State of the Lambda

Nathan Bryant nathan.bryant at
Thu Jul 8 15:02:20 PDT 2010


#foo.setBar is sugar for { Bar bar -> foo.setBar(bar) }

An alternate desugared form, perhaps more convenient for the runtime:

{ Foo x -> { Bar bar -> x.setBar(bar) } } (foo) // Is this legal?

If the first desugaring is accurate, then "foo" must be effectively
final. If the second is accurate, then it seems foo need not be, but
would be copied
-----Original Message-----
From: lambda-dev-bounces at
[mailto:lambda-dev-bounces at] On Behalf Of Brian Goetz
Sent: Thursday, July 08, 2010 5:37 PM
To: John Rose
Cc: lambda-dev at
Subject: Re: State of the Lambda

>> I'm a little bit worried that method references with receiver
variables do
>> an copy. ... A possible solution is to require such receiver
>> variables to be (implicitly) final.
> This is one of those times where syntax might imply something deep
about an expression.  Brian's sketch uses a prefix "#" to introduce a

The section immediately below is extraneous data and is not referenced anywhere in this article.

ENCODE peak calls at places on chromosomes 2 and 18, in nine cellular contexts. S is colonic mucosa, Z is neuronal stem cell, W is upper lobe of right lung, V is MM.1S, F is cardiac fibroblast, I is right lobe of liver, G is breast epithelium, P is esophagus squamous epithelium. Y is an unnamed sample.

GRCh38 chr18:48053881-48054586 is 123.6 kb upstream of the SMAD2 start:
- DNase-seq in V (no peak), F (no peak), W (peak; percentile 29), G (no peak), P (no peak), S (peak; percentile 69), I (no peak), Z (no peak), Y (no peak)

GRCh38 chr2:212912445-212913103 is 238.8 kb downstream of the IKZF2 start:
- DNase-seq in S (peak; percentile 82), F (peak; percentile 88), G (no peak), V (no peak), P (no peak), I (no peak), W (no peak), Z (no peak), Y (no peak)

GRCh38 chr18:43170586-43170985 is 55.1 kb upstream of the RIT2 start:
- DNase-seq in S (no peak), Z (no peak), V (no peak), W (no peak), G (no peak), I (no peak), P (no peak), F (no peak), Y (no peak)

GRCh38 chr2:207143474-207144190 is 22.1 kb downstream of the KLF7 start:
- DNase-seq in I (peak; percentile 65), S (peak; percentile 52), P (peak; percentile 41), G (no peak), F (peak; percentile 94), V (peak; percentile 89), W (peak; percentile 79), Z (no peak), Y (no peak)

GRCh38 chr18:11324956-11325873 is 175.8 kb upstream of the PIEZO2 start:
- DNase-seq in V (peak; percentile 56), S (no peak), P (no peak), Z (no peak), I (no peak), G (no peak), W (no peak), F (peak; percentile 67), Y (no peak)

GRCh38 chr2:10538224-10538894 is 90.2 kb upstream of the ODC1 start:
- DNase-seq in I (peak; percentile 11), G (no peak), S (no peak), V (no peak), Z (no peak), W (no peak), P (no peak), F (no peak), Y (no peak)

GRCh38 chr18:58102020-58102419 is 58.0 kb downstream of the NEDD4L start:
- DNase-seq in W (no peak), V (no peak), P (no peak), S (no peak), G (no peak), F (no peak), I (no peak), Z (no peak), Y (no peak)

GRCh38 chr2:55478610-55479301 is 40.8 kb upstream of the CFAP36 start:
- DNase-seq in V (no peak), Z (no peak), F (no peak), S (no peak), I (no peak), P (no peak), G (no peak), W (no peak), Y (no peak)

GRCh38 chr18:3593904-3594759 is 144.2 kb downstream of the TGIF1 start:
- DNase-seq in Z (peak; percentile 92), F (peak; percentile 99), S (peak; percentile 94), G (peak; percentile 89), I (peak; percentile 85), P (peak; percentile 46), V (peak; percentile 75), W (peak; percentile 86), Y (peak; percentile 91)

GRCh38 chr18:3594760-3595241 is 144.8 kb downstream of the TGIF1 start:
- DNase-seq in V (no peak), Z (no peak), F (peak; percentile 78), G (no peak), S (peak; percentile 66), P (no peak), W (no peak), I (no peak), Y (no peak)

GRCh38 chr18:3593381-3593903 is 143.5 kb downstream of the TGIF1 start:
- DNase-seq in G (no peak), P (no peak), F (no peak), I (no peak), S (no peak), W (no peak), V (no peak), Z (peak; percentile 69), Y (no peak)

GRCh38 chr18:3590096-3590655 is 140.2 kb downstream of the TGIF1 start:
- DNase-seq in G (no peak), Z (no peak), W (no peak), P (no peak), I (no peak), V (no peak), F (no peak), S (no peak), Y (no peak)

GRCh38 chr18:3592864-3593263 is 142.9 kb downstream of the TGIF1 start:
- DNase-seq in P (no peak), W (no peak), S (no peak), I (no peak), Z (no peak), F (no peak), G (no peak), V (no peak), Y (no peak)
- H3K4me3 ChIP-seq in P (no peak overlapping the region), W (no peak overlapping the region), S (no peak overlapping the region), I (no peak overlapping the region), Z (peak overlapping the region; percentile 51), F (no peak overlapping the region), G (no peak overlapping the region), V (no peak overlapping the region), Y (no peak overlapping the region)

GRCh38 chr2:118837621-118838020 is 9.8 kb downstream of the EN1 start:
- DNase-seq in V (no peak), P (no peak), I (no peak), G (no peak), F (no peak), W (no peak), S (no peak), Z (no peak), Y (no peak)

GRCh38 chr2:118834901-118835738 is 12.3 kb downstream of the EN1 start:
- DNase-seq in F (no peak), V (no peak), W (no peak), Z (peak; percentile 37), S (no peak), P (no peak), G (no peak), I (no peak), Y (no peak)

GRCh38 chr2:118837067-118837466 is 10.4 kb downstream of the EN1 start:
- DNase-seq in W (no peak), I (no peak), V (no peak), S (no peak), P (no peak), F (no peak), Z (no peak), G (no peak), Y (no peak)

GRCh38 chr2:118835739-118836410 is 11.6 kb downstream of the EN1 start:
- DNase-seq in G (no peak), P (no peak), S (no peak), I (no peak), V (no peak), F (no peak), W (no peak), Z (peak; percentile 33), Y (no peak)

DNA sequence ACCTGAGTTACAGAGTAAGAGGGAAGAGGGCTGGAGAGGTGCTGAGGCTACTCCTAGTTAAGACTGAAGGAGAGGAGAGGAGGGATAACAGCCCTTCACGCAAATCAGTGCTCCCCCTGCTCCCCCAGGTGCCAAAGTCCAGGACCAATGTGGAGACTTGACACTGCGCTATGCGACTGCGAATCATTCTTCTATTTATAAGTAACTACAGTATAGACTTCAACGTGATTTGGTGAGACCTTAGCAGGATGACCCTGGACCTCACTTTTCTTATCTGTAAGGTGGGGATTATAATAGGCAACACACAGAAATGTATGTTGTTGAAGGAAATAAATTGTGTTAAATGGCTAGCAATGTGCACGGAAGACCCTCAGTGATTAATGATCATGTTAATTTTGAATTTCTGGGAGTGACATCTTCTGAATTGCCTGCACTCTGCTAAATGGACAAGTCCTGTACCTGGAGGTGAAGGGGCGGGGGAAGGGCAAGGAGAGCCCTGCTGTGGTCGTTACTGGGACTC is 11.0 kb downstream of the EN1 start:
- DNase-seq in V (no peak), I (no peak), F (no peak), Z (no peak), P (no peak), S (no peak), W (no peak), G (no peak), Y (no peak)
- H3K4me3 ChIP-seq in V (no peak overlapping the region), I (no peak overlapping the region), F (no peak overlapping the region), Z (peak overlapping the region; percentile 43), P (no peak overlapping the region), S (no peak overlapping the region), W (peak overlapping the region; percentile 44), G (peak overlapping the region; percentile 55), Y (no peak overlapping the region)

method lifted to a function (and perhaps partially applied to a
> The prefix looks like it might govern the evaluation of the expression
to the right.  An infix operator would much more clearly express that
the left hand side of the expression (at least) is evaluated in the
normal left-to-right order of Java expressions.  (Some infix operators,
?:&&  || have special rules for evaluation order, but it only applies to
the right of the operator.)

My intention for method refs for non-static methods is that the receiver

reference is evaluated and copied (likely as part of the method handle 
binding); this is a binding of a method handle with a specific receiver,
syntactic sugar for "whatever the receiver happens to be at the time the

lambda is invoked, call it."

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